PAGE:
Honda Confirms Side Camera Mirror System for Upcoming EV
【Summary】In order to withstand constant exposure to water and debris, the cameras are protected from outdoor elements. The lens is reinforced with a water-repellant layer; and the curved shape of the device prevents water droplets or excess moisture from accumulating on the surface.
Honda's plans for the upcoming electrified era goes beyond swapping out internal combustion engines with large batteries and investing in EV charging networks. For the Honda E, the automaker will replace traditional side mirrors in favor of small cameras and internal monitors.
Called the Side Camera Mirror System, the cutting-edge feature is confirmed for the production version of the EV. The auto brand is currently preparing to showcase an updated model of the electrified car later this year. Unfortunately, the Honda E's side cameras will not be available in the US due to conflicting Federal Motor Vehicle Safety Standards (FMVSS). Such driving components can be found on the 2019 Audi E-tron and the Lexus ES.
Side Camera Mirror System
Drivers of the Honda E can choose between the following views: normal and wide. Both viewing configurations were developed to boost visibility and decrease blind spots. In normal mode, blind spots are reduced by 10 percent. When wide mode is selected, drivers experience up to 50 percent less blind spots. To prevent collisions when backing up, the monitors provide images of the back (in reverse gear).
"The Side Camera Mirror System replaces conventional side view mirrors with compact cameras providing live images to two six-inch screens inside the vehicle. Integrated at either end of the dashboard, these ergonomically positioned screens ensure a natural feel and vision for the driver," said the automaker.
In order to withstand constant exposure to water and debris, the cameras are protected from outdoor elements. The lens is reinforced with a water-repellant layer; and the curved shape of the device prevents water droplets or excess moisture from accumulating on the surface. The cameras are also marked with an orange safety light.
The car manufacturer's decision to replace side mirrors with compact cameras for the Honda E supports several performance-enhancing features. With reduced protrusion, the company was able to decrease overall aerodynamic drag by 90 percent (compared to standard side mirrors). This translates to increased efficiency for the EV, by roughly 3.8 percent. Additionally, when traveling at fast speeds, the EV experiences less wind noise. Slide-out door handles contribute to the aerodynamic benefits of the mirrorless car.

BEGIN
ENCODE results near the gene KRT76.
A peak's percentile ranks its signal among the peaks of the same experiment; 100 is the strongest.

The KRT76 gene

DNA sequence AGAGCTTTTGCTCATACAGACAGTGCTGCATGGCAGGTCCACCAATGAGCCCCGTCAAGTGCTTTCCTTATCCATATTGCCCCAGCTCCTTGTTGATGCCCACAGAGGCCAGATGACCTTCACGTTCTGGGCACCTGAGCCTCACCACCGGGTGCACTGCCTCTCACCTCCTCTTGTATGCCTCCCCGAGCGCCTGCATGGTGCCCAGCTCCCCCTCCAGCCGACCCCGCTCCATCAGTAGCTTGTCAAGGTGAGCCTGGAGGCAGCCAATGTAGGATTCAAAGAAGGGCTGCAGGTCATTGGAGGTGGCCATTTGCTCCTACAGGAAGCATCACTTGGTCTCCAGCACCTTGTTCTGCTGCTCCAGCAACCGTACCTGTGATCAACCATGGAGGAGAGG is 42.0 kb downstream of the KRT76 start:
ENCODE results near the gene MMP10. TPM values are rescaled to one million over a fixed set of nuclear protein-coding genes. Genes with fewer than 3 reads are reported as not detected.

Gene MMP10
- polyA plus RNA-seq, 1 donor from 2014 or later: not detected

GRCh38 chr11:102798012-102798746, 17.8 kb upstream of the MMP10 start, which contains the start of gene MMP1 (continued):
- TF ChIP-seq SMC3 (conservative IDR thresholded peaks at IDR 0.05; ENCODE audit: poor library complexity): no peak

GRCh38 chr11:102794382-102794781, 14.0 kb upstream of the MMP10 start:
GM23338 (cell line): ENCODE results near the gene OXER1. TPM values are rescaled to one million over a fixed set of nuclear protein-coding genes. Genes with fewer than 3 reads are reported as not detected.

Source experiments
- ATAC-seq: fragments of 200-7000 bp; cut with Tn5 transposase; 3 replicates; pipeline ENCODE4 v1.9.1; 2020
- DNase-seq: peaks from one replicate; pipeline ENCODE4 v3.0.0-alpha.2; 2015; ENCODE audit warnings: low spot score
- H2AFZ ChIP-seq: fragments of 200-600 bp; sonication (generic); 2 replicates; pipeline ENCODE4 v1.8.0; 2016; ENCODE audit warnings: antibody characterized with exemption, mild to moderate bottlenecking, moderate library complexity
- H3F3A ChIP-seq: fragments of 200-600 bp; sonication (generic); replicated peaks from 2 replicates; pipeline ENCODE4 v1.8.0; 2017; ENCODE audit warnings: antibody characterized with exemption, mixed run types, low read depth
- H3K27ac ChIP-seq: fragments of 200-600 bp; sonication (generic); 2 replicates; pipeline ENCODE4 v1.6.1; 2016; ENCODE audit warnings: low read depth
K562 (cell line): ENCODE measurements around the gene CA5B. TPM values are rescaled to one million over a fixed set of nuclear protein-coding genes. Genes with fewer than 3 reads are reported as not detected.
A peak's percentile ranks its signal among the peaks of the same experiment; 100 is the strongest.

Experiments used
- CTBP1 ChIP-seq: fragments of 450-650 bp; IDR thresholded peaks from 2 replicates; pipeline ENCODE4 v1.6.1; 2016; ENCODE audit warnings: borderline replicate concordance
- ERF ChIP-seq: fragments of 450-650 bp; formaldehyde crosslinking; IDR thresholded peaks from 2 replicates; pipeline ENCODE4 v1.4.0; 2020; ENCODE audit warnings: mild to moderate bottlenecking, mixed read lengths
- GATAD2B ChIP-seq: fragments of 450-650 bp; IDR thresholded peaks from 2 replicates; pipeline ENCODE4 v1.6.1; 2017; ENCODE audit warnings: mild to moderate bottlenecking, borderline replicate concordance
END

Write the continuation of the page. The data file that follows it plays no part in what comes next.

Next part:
Developers also carefully designed the interior monitors to ensure maximum comfort. The screens automatically adjust brightness levels, depending on the EV's lighting conditions. Such feature actively decreases the creation of glare, which can affect visibility and lead to eye strain (if left unaddressed).
Lastly, the monitors are carefully positioned, so that drivers do not have to spend time adapting to the Side Camera Mirror System. The tilt of the screens closely mimic conventional side mirrors available in most vehicles on the road today, allowing individuals to quickly glance at the monitors with ease.
"The percentage of head movement required to look at the screens is almost identical to traditional side mirrors, as they are placed in just a slightly different place. Therefore, the angle of movement of the head would be made by a similar neuro pathway," highlighted Honda.
Michael Cheng is a legal editor and technical writer with publications for Blackberry ISHN Magazine Houzz and Payment Week. He specializes in technology business and digesting hard data. Outside of work Michael likes to train for marathons spend time with his daughter and explore new places.
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